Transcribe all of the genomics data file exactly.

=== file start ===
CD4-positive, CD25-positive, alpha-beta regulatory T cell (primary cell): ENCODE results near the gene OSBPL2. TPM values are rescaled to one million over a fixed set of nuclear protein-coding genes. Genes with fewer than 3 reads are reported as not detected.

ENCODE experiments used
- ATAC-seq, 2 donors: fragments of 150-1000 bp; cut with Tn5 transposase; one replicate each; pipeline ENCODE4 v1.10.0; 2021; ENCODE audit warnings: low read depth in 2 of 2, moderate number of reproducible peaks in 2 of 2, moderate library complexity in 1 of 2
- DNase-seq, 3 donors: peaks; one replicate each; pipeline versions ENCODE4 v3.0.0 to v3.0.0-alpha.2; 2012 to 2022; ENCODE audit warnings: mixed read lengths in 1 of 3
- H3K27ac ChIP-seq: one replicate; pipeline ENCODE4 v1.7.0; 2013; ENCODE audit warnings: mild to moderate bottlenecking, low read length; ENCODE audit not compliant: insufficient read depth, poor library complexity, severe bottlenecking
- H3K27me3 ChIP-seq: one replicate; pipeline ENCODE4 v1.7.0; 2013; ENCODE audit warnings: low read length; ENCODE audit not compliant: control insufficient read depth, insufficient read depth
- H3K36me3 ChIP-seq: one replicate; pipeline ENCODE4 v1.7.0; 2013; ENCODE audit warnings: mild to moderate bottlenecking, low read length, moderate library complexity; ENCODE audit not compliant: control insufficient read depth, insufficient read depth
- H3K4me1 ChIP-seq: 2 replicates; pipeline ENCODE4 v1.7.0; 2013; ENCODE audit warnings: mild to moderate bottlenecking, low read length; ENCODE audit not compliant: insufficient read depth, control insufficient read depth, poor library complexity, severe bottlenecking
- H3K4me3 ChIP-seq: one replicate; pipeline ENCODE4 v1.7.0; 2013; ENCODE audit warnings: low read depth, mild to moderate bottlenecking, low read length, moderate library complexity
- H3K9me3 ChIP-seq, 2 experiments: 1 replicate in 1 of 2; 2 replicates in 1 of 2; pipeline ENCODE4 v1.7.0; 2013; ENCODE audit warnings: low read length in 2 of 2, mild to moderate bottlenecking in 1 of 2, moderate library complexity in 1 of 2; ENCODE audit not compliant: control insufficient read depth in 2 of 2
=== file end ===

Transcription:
CD4-positive, CD25-positive, alpha-beta regulatory T cell (primary cell): ENCODE results near the gene OSBPL2. TPM values are rescaled to one million over a fixed set of nuclear protein-coding genes. Genes with fewer than 3 reads are reported as not detected.

ENCODE experiments used
- ATAC-seq, 2 donors: fragments of 150-1000 bp; cut with Tn5 transposase; one replicate each; pipeline ENCODE4 v1.10.0; 2021; ENCODE audit warnings: low read depth in 2 of 2, moderate number of reproducible peaks in 2 of 2, moderate library complexity in 1 of 2
- DNase-seq, 3 donors: peaks; one replicate each; pipeline versions ENCODE4 v3.0.0 to v3.0.0-alpha.2; 2012 to 2022; ENCODE audit warnings: mixed read lengths in 1 of 3
- H3K27ac ChIP-seq: one replicate; pipeline ENCODE4 v1.7.0; 2013; ENCODE audit warnings: mild to moderate bottlenecking, low read length; ENCODE audit not compliant: insufficient read depth, poor library complexity, severe bottlenecking
- H3K27me3 ChIP-seq: one replicate; pipeline ENCODE4 v1.7.0; 2013; ENCODE audit warnings: low read length; ENCODE audit not compliant: control insufficient read depth, insufficient read depth
- H3K36me3 ChIP-seq: one replicate; pipeline ENCODE4 v1.7.0; 2013; ENCODE audit warnings: mild to moderate bottlenecking, low read length, moderate library complexity; ENCODE audit not compliant: control insufficient read depth, insufficient read depth
- H3K4me1 ChIP-seq: 2 replicates; pipeline ENCODE4 v1.7.0; 2013; ENCODE audit warnings: mild to moderate bottlenecking, low read length; ENCODE audit not compliant: insufficient read depth, control insufficient read depth, poor library complexity, severe bottlenecking
- H3K4me3 ChIP-seq: one replicate; pipeline ENCODE4 v1.7.0; 2013; ENCODE audit warnings: low read depth, mild to moderate bottlenecking, low read length, moderate library complexity
- H3K9me3 ChIP-seq, 2 experiments: 1 replicate in 1 of 2; 2 replicates in 1 of 2; pipeline ENCODE4 v1.7.0; 2013; ENCODE audit warnings: low read length in 2 of 2, mild to moderate bottlenecking in 1 of 2, moderate library complexity in 1 of 2; ENCODE audit not compliant: control insufficient read depth in 2 of 2